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One program was adding a phantom/ghost NIC card, do you happen to have a virtual pc installed or a virtual system? If yes then disable its adapter, if no, the fix generated a phamtom adapter to bypass the private IP. There is a configuration in the HL/Steam server about an outside IP though it depends on what patches or version of modules you have. All Steam servers have an outside and private IP configuration. The private IP is the one you won't bother touching. Please NOTE that the last time I setup/manage such server is 2 years back using Steam Dedicated Server/Condition Zero server.Also a point to remember, if you have both IP v4 and IP v6 enabled and you have values on both protocol, you will appear as if you have 2 NIC cards. If the values points to the same physical address, they will only appear as one.

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One program was adding a phantom/ghost NIC card, do you happen to have a virtual pc installed or a virtual system? If yes then disable its adapter, if no, the fix generated a phamtom adapter to bypass the private IP.
There is a configuration in the HL/Steam server about an outside IP though it depends on what patches or version of modules you have. All Steam servers have an outside and private IP configuration. The private IP is the one you won't bother touching.

Please NOTE that the last time I setup/manage such server is 2 years back using Steam Dedicated Server/Condition Zero server.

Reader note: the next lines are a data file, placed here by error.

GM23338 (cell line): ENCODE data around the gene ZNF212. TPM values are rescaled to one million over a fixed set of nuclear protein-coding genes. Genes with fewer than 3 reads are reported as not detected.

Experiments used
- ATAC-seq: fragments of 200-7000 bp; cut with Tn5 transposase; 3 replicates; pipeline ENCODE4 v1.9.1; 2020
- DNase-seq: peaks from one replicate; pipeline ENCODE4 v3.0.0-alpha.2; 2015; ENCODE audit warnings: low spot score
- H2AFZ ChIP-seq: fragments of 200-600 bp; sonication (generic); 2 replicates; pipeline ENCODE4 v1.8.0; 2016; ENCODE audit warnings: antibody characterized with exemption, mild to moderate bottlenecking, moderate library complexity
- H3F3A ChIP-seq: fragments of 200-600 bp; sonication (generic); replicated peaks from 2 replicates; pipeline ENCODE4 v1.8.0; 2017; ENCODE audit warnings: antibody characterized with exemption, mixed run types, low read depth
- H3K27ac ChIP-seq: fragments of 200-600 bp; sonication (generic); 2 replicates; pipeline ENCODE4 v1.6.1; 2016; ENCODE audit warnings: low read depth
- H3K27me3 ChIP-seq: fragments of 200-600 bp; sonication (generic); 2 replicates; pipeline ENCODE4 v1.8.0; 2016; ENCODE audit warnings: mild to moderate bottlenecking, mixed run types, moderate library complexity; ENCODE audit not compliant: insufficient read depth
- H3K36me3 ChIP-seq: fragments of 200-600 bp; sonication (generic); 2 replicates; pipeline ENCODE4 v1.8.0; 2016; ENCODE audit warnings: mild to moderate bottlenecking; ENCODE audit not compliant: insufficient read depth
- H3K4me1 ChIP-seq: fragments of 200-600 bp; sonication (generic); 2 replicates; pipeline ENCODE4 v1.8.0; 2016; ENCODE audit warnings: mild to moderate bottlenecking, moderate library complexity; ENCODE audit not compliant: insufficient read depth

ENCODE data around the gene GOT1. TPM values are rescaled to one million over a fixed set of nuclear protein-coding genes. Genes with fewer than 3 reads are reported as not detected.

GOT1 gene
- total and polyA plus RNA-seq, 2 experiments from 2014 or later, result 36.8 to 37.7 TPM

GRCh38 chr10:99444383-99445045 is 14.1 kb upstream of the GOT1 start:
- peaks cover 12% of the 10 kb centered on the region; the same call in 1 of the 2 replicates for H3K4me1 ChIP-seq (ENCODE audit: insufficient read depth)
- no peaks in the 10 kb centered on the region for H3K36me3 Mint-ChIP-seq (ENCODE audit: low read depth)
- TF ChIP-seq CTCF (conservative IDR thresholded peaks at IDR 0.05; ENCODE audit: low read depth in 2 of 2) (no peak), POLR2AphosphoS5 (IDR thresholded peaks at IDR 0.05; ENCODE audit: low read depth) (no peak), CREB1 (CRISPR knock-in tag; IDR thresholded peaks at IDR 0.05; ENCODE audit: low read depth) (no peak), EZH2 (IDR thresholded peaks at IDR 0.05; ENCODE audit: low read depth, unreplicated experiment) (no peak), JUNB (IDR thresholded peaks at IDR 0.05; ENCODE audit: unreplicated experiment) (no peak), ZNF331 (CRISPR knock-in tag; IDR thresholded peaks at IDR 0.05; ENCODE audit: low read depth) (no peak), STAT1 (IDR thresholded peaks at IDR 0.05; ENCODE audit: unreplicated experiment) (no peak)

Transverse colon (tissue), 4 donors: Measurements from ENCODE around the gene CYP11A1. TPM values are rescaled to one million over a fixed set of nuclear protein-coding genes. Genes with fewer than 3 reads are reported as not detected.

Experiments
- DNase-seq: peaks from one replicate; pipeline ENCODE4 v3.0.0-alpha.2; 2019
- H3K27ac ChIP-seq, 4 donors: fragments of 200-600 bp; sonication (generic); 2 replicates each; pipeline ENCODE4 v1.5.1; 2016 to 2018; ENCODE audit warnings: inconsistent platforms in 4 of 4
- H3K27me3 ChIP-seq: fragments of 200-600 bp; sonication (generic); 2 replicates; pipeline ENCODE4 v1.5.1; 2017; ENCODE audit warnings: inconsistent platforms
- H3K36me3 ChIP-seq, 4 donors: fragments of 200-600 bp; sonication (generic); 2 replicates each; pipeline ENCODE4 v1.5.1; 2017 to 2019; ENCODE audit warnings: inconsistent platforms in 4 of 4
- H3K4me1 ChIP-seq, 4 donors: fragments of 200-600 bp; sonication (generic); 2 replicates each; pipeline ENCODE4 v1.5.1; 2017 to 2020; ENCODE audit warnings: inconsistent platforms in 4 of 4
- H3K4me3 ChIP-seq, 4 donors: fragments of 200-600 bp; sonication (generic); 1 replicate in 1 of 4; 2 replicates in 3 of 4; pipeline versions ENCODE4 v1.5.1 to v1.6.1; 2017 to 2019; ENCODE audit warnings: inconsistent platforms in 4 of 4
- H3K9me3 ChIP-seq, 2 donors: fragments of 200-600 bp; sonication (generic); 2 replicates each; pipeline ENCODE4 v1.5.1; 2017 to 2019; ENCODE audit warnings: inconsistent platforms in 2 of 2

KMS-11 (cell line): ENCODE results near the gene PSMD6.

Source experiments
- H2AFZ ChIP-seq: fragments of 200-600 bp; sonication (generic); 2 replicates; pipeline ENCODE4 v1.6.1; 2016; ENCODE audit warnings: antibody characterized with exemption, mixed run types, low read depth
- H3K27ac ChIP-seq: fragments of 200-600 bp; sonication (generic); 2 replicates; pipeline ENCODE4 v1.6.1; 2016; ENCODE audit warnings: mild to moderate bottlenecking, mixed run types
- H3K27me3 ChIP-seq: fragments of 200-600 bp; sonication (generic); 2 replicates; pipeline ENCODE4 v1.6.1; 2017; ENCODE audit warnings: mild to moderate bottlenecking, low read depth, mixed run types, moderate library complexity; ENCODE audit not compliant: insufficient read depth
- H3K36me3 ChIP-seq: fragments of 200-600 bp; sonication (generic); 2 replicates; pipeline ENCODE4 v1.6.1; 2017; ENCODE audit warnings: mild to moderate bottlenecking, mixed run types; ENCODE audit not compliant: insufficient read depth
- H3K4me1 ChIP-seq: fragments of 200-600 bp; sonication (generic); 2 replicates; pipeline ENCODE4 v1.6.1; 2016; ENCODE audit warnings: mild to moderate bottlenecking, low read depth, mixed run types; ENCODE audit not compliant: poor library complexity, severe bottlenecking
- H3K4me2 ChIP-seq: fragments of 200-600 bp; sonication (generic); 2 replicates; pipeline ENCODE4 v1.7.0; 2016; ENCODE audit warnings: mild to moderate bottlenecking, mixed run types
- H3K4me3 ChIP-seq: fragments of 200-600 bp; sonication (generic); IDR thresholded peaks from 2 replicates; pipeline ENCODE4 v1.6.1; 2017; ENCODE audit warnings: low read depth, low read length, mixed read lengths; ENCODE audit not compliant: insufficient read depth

Also a point to remember, if you have both IP v4 and IP v6 enabled and you have values on both protocol, you will appear as if you have 2 NIC cards. If the values points to the same physical address, they will only appear as one.


Is there any point to using IPv6 in a home network, let alone any LAN network? I suppose I might as well disable it.

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Is there any point to using IPv6 in a home network, let alone any LAN network? I suppose I might as well disable it.

You can currently disable the IPv6 feature on your PC. The DNS's and gateways are in charge of this, you don't need an IPv6 setting as long as you have no IPv6 address on a private network inside your home.

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You can currently disable the IPv6 feature on your PC. The DNS's and gateways are in charge of this, you don't need an IPv6 setting as long as you have no IPv6 address on a private network inside your home.

Ok, I disabled IPv6 for my adapter, although it continues on trying to acquire network address (even after I tried repairing it), and the ipconfig report for my ethernet adapter still reports a set of IP address and subnet values at 0.0.0.0.